Every song from Taj Mahal’s ‘Maestro,’ released on Sept. 30, 2008, was a change up. He’s a Swiss Army knife of the blues.
Archive for September, 2015
Does ‘Repentless’ match Slayer’s classics? Not really. But it’s probably the best complete album they’ve done in decades and, for me, that’ll do.
Robbie Robertson found another deeply resonant setting for his unique brand of storytelling with ‘Storyville,’ released on Sept. 30, 1991.
‘Back on the Streets,’ released on Sept. 30, 1978, underscores why Phil Lynott asked Gary Moore to join Thin Lizzy.
Once again, noted Ottawa music critic Peter Hum walks the walk with a mainstream jazz album full of strong compositions and strong performances.
Believed to be Yes’ first anti-war song, “Yours is No Disgrace” features some of Jon Anderson’s most visual, yet compact lyrics.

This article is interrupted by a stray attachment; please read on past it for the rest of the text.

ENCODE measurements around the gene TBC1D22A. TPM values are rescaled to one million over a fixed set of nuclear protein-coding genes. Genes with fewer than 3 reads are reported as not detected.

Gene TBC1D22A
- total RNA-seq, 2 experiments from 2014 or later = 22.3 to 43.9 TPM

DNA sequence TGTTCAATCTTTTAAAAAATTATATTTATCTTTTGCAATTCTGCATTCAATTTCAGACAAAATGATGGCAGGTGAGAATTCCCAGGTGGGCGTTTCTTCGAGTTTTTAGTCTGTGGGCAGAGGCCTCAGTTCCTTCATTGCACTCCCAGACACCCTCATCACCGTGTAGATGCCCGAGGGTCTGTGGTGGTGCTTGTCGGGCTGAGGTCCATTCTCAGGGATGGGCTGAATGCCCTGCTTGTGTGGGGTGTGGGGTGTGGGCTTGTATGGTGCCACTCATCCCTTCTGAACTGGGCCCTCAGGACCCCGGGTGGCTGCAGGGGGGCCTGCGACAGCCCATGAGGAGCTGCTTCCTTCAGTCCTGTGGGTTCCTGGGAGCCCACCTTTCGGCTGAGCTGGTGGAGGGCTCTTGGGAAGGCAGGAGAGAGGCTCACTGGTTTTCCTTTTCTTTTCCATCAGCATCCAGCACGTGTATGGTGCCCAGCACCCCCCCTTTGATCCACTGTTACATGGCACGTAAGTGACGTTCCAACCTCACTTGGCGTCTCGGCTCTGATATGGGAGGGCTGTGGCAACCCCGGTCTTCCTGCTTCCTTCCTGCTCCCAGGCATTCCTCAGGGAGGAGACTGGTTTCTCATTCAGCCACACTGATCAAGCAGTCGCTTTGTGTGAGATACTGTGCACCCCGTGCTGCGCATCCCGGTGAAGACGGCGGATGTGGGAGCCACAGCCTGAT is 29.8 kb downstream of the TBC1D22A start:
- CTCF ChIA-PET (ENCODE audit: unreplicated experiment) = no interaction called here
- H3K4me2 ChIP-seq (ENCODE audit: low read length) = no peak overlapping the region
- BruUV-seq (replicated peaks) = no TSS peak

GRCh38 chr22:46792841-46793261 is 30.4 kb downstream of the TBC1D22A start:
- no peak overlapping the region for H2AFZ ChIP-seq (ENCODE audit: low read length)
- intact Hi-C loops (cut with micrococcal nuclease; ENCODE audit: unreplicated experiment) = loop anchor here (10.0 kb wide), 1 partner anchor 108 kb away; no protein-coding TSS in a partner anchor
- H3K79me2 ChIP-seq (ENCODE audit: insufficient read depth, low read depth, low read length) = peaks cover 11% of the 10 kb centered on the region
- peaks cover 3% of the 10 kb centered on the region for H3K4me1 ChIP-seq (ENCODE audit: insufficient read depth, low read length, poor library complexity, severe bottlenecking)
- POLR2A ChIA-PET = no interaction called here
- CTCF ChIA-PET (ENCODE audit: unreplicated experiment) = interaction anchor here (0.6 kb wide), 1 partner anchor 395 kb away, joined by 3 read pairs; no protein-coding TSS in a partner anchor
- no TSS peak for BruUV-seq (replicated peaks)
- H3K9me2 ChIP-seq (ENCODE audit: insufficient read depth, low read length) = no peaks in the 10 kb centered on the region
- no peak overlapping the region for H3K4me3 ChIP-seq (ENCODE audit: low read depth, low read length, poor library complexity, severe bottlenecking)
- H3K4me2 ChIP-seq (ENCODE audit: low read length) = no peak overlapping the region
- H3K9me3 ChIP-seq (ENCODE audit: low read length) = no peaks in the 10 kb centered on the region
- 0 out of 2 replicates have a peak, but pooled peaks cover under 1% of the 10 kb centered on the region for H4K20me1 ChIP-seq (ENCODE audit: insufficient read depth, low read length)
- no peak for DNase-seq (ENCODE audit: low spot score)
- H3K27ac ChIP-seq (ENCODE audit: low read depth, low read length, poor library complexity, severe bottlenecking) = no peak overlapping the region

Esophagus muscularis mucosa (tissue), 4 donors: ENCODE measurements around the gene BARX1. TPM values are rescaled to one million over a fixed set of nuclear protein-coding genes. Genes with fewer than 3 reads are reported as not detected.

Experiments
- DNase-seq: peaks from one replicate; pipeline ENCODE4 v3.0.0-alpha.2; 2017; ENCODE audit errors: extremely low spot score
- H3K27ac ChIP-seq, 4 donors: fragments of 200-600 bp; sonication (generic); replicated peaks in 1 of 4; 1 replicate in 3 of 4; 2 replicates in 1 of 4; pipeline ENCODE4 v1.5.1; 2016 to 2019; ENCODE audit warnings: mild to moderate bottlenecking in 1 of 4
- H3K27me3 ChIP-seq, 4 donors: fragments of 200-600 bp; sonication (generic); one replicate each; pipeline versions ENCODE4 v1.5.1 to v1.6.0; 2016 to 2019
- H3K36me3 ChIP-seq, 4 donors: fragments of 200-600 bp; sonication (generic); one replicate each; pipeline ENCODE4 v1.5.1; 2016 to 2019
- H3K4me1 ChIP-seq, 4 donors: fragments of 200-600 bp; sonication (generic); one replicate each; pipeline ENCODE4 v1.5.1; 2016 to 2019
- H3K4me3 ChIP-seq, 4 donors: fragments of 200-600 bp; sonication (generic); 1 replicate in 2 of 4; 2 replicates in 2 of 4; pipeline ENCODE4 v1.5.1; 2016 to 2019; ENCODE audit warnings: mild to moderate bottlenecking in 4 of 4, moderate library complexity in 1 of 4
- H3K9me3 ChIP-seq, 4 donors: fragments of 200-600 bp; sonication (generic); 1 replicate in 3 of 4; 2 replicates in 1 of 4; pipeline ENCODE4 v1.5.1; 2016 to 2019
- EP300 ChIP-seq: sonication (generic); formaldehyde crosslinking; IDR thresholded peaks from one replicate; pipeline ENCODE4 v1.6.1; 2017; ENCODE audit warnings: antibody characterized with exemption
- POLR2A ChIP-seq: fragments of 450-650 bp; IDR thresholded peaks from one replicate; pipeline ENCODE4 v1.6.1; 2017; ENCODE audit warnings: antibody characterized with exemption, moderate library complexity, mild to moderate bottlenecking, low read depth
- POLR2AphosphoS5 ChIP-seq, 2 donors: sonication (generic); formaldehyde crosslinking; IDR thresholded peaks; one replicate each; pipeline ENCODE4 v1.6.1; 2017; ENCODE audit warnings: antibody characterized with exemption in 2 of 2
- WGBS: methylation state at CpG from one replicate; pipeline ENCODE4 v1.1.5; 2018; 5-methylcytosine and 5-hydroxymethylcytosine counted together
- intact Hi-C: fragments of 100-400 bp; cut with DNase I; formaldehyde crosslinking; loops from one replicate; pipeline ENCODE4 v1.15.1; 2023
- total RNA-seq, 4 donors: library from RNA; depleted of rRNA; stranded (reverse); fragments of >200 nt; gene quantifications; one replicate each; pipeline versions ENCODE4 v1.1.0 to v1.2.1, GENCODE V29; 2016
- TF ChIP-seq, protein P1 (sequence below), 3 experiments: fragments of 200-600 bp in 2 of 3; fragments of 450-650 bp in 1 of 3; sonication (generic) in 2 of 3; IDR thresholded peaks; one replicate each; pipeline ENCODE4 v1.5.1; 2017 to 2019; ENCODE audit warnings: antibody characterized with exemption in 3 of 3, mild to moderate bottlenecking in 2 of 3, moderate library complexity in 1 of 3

Jon Bream’s “many voices” approach on ‘Dylan Disc by Disc’ is a great way to explore Bob Dylan’s varied career from all angles.
With ‘Arena,’ released on Sept. 29, 2008, Todd Rundgren again created music best heard cranked to 10 – loud enough to hear on the very back row.
The Junior League’s ‘Also Rans’ is smooth enough to boast power-pop accessibility, but flashes of punk-like energy keep things interesting.
Savatage’s classic ‘Hall of the Mountain King,’ released on Sept. 28, 1987, was an eye-opening experience for first-time producer Paul O’Neill.